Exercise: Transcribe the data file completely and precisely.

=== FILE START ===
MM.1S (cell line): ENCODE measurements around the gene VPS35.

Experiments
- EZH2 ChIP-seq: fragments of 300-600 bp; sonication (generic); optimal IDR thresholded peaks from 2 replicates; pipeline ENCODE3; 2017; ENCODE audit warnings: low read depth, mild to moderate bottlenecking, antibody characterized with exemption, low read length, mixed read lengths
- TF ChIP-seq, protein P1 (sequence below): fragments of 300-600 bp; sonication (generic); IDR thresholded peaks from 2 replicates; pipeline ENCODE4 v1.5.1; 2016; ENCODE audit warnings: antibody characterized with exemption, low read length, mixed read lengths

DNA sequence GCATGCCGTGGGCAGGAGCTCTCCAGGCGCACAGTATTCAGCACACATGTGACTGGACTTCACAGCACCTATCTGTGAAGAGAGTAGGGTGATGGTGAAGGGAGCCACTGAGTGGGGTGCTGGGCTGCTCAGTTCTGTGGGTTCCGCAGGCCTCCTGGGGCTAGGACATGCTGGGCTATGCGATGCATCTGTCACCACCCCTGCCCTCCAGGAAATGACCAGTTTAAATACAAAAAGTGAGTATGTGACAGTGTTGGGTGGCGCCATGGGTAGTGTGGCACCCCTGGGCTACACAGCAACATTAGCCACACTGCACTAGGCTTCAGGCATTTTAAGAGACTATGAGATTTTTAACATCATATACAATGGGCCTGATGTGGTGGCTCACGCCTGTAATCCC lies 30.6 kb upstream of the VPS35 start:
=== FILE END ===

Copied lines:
MM.1S (cell line): ENCODE measurements around the gene VPS35.

Experiments
- EZH2 ChIP-seq: fragments of 300-600 bp; sonication (generic); optimal IDR thresholded peaks from 2 replicates; pipeline ENCODE3; 2017; ENCODE audit warnings: low read depth, mild to moderate bottlenecking, antibody characterized with exemption, low read length, mixed read lengths
- TF ChIP-seq, protein P1 (sequence below): fragments of 300-600 bp; sonication (generic); IDR thresholded peaks from 2 replicates; pipeline ENCODE4 v1.5.1; 2016; ENCODE audit warnings: antibody characterized with exemption, low read length, mixed read lengths

DNA sequence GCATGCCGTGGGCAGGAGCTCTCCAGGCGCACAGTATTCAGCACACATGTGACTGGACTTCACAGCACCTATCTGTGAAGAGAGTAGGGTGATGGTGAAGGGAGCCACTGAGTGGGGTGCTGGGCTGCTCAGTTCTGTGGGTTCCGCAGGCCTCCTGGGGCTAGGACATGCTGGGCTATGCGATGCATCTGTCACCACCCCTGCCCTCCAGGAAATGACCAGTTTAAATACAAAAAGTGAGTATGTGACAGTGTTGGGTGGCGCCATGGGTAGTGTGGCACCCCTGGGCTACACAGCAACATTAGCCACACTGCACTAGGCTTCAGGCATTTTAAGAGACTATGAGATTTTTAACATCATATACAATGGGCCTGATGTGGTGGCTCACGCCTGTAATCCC lies 30.6 kb upstream of the VPS35 start: